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Evaluate your fertility plan for 2014

Entering the 2013 growing season, untapped nutrients were allegedly left in the soil from the 2012 drought. Spring floods dashed hopes to use nitrogen (N) from 2012 in 2013. Yet most areas were able to produce adequate yields, even with summer turning dry. So what will this year bring?

Peter Scharf, Extension nutrient-management specialist at the University of Missouri, doesn’t foresee any major concerns with soil fertility. He expects phosphorus (P), potassium (K), and lime management to remain the same.

“It’ll probably be about the same as most years. I don’t see any reason to do anything drastically different this year,” says Scharf.

An exception is if you experienced yields less than three fourths of normal. In those instances, there may be potential to lower P and K rates, as it’s likely the crop didn’t use all of the nutrients applied for last year, says Scharf. He believes there is potential for some N-depleted soils based on heavy spring precipitation over large areas of the Midwest.

“I’m a little hesitant saying that, as I didn’t see a lot of evidence of it while flying around in June and July,” he says. “When you get depletion one year, it affects your balance the next year. That’s especially true when you’re going from corn into wheat or corn again.”

He’s concerned about the soils in the Midwest that received around 16 inches or more of rain between April and June, including most of Iowa, Illinois, Missouri, Indiana, and Wisconsin.

Prevented Planting
The Farm Service Agency reported 8.3 million acres were filed as prevented planting. “If you applied P and K last fall or spring and then filed prevent planting on those acres, you can treat it as though you fertilized it in 2014,” says Scharf.

However, if you applied N last year and filed prevented planting, it’s a whole different story. It’s very difficult to know how much of that N is still around.

“You could do a pretty good job of identifying and crediting how much with plant-based diagnostics, like the GreenSeeker sensor or Minolta chlorophyll meter,” says Scharf. “Soil tests are less reliable, but they can still be useful.”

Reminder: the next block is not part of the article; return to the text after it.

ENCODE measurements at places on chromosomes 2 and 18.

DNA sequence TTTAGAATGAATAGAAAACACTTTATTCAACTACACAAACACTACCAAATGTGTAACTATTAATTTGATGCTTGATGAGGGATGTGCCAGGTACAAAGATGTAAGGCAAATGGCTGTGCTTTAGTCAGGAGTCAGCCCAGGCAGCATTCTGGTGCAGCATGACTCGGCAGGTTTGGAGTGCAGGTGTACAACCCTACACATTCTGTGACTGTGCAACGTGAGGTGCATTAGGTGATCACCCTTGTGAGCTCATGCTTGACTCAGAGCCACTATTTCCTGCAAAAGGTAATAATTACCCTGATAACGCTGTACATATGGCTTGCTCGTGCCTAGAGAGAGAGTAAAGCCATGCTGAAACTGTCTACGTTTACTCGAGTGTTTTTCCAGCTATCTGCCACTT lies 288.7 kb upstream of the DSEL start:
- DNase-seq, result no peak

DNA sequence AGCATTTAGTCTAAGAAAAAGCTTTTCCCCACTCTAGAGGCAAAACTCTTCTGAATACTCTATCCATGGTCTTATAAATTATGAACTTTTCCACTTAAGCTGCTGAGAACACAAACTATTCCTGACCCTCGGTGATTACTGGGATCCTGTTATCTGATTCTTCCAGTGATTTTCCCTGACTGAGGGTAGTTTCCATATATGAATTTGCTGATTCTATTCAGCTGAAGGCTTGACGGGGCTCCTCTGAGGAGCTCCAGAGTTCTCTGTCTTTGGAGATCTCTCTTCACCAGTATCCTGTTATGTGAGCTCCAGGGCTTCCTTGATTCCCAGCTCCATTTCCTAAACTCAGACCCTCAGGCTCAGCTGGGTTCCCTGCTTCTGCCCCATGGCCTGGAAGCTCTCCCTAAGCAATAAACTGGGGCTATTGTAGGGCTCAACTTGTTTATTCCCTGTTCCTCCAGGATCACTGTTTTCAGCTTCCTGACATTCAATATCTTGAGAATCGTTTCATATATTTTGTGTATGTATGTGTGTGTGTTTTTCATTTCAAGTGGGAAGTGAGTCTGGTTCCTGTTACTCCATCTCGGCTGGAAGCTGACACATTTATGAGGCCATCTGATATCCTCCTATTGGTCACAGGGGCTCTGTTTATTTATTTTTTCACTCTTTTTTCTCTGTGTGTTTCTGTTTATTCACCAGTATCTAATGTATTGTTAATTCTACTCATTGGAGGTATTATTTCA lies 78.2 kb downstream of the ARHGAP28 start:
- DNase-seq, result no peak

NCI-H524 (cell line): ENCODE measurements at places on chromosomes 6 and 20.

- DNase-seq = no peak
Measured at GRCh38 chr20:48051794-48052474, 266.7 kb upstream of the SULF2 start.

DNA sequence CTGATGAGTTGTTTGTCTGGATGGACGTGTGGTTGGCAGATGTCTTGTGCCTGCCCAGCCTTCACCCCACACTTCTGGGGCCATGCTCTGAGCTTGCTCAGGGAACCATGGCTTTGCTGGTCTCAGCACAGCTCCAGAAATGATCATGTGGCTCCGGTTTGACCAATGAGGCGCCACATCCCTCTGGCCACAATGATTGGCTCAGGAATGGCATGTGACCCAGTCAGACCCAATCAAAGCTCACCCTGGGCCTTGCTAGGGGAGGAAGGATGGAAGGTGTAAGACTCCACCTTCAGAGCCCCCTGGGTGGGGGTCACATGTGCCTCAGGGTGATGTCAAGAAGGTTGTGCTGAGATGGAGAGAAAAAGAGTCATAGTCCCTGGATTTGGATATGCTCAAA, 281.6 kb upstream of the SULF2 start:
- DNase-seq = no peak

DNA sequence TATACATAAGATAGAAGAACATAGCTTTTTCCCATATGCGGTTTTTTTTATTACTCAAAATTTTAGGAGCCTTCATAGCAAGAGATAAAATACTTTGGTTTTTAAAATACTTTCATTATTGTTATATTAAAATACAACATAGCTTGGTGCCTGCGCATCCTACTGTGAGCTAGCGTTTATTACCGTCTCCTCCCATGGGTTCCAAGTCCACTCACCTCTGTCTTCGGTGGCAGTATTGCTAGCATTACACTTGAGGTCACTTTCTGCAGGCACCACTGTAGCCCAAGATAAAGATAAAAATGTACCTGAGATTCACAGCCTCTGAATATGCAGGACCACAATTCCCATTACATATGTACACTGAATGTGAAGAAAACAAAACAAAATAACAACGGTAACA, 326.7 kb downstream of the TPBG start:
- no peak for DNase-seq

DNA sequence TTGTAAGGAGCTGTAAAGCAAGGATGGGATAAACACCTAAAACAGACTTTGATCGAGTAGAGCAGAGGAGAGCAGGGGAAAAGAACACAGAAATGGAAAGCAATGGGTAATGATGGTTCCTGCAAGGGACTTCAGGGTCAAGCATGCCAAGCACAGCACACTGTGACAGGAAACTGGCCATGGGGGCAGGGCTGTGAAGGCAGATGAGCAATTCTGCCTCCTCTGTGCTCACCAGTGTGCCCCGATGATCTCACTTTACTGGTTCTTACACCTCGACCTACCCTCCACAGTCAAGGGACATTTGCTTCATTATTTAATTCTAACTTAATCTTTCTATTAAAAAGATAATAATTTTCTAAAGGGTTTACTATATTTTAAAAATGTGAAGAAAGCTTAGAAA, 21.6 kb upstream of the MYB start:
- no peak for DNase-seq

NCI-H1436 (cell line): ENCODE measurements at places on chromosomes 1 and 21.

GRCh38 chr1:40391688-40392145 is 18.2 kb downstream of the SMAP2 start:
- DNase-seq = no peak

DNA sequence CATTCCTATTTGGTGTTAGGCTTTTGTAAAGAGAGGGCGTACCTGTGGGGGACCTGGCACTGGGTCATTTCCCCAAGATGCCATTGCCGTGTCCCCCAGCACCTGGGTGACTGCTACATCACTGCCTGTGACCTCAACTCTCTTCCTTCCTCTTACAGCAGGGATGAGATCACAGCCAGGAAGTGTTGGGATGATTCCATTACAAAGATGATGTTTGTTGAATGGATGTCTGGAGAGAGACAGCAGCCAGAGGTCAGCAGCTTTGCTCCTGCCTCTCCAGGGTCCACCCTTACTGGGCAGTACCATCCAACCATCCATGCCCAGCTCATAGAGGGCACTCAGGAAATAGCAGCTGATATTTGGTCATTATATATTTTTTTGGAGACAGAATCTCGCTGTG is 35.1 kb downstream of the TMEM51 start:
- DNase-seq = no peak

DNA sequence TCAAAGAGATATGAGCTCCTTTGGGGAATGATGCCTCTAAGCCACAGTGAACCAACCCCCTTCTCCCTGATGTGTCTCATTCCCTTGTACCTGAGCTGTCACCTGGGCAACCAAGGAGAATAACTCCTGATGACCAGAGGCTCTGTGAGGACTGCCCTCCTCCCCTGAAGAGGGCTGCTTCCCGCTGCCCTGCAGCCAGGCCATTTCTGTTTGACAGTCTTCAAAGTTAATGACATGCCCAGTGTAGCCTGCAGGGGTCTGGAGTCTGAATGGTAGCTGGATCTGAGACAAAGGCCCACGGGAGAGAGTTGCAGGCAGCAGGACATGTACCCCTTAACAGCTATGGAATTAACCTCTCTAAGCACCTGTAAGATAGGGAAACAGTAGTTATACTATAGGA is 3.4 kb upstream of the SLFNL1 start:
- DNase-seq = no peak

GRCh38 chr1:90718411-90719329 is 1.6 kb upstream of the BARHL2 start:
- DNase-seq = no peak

If you want to do a preseason soil test to identify if any N is left, you need to test at least 2 feet deep, says Scharf.

If you filed for prevented planting and then planted cover crops, you’re not alone. However, Scharf doesn’t have a recommendation for what you should do, other than to keep your management plan the same.

“I would not change my fertility management if I was in the early years of doing cover cropping until I had clear evidence of what’s changed, in which direction,” says Scharf.

Moving forward

Scharf’s main fertility message for corn is to make sure you don’t run short on N in a wet year. 

“How to do that is not necessarily straightforward and easy. If you get a lot of rain, make sure you check your fields,” he says. If you have a visual indication of a shortage, in an appreciable area of the field, he recommends applying more N, if possible. 

Kyle Freeman, senior manager for new product development at The Mosaic Company, wants you to consider how much P and K you have applied in the past years. He suggests looking back over two years to consider what has been applied and what has been removed by the crop. You should also consider if you are in a maintenance program or in a program that builds up soil nutrient levels. 

“There’s still an opportunity for you to keep in mind what your nutritional balance was on your farm and to make appropriate plans for 2014,” says Freeman.

If you’re questioning what you should be applying, Freeman recommends a soil test – prior to planting – to evaluate fertility needs.

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